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The “Speedy” in Speedy Trial Becomes Relative, and the Limits of Scientology Arbitration: A Review of Jan. 2022 Cases on Ep. 25 of the Cal.App.Law.Pod.

Reviewing some 9th Circuit and California appellate cases of note from early 2022, Jeff Lewis and I discuss these juicy issues:

💡 Can the 6th Amendment right to speedy trial be indefinitely postponed due to Covid? (Yes, if the defendant is not incarcerated, says the 9th Circuit in *United States v. Olsen*.)

💡 Can the statutory right to a timely conservatorship jury trial be waived? (Yes, even if the judge kind of pushes you around, so stiffen up that spine!)

💡 Can the Church of Scientology compel arbitration of a dispute arising after members leave the church and allege Scientologist actor Danny Masterson rapes them? (No, but the Supreme Court had to step in and tell the Court of Appeal to take a little more time with the writ petition.)

💡 Can a pre-litigation demand cross the line into extortion, and thus fail to qualify for protection under Civil Code section 47’s litigation privilege? (Yes, if the attorney threatens to disclose the allegations to blow up the defendant’s potential merger.)

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Elegant Legal Writing, with Ryan McCarl

Attorney and author Ryan McCarl joins Jeff and me to discuss his forthcoming book, *Elegant Legal Writing*, and his career through academia into private practice. Ryan tells Tim and Jeff the most common mistakes in attorneys’ briefs, which include legalese (why are you still using legalese?), and providing too little white space on the page — white space bucks up your reader to plod on.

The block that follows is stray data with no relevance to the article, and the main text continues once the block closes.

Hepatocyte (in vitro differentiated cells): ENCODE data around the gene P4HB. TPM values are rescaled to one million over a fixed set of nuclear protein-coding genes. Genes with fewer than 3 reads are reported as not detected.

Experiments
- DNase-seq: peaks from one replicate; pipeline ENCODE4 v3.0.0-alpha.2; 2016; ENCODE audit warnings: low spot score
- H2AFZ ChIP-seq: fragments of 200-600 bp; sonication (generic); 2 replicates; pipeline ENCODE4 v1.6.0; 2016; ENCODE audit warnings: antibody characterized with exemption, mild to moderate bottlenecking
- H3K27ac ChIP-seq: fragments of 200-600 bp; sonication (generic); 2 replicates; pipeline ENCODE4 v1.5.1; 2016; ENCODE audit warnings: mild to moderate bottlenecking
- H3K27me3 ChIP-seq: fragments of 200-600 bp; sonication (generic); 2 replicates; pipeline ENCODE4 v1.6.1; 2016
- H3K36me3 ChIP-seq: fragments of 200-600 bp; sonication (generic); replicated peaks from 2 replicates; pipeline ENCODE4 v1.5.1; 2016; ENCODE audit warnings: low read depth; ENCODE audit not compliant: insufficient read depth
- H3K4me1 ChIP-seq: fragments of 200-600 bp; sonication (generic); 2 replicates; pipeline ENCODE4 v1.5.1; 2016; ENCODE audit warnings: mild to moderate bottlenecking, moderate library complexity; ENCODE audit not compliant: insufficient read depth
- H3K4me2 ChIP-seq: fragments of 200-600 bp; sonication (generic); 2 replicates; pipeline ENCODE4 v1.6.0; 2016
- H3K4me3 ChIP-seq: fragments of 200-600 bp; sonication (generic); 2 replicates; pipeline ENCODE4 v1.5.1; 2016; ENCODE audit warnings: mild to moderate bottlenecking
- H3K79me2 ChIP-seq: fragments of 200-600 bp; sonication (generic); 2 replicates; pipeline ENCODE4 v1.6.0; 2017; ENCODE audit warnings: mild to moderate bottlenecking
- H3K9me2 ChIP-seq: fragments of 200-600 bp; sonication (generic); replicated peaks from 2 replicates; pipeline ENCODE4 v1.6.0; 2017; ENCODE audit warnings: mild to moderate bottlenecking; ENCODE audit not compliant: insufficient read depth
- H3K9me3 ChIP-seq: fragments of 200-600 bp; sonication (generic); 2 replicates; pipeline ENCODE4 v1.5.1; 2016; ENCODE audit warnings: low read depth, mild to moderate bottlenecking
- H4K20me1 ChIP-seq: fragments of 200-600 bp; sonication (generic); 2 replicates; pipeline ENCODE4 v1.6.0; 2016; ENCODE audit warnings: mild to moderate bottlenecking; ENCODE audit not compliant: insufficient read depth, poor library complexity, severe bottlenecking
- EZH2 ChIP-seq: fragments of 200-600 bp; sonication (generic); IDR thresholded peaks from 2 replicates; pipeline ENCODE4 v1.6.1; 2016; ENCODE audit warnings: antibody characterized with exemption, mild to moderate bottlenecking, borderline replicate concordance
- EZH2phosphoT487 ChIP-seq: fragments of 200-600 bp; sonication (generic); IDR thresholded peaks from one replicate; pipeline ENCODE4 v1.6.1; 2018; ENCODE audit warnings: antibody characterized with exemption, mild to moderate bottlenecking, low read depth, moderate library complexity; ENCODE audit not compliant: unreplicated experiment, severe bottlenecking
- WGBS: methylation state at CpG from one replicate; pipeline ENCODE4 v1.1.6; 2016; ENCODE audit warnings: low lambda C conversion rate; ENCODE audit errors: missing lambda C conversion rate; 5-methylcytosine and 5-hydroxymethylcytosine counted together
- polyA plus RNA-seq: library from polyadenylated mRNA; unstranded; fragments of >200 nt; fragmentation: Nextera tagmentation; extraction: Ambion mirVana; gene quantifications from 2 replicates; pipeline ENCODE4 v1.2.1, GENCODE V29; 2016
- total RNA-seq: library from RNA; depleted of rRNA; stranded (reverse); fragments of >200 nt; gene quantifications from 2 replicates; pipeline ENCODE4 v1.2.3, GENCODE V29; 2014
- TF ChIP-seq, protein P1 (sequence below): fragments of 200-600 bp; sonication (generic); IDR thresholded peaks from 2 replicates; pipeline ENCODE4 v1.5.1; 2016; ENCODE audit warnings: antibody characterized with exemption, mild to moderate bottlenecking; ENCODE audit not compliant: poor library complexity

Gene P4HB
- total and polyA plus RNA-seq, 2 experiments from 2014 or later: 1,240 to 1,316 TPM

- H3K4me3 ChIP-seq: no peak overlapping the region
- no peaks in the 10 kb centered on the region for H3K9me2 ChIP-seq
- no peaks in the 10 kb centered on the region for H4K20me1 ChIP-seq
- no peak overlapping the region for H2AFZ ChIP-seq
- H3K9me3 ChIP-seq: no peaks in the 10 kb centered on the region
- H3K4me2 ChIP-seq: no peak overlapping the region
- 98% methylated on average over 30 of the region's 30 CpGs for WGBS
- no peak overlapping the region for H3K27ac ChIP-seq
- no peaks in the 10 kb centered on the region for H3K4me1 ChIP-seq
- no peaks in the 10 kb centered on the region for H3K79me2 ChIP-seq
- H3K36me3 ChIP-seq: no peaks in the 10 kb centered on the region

Ryan also offers a thoughtful caveat to my proposal to abolish Rule of Court 8.1115, the “no citation” rule concerning unpublished opinions.

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Rejected Arguments for Lack of Citation, and Other Recent Cases, on Ep. 23 of the California Appellate Law Podcast

Jeff Lewis and Tim Kowal round up some recent California appellate cases of note:

➢ Singman v. IMDB.com, bookmark this published opinion holding that legal propositions in a brief without a citation will be ignored.

➢ Center Street v. Superior Court involving a rare summary affirmance.

➢ Alexi & Ani LLC v. Warren, allowing an attorney sanctions appeal to proceed though the attorney was not listed on the notice of appeal.

➢ Weischadle v. Vo, involving a dissent over whether a court reporter is really needed at oral argument.

➢ In re Purdue Pharma, an OxyContin case in which a bankruptcy settlement was overturned on appeal.

➢ State of California v. So. Cal. Edison, taking the majority view in the split over what kind of collateral orders are appealable.

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A Proposal to Amend the No-Citation Rule, with David Ettinger and Dean Bochner

Attorneys David Ettinger and Dean Bochner join hosts Tim Kowal and Jeff Lewis to explain their proposal to amend California Rules of Court 8.1115, the rule that prohibits the citation to unpublished opinions. David and Dean note that, despite rule 8.1115 near-categorical ban, the courts in practice already condone such citations in some contexts, most notably petitions for review.

David also discusses the California Supreme Court’s “shadow docket” — precedential opinions that are issued without full merits briefing or oral argument.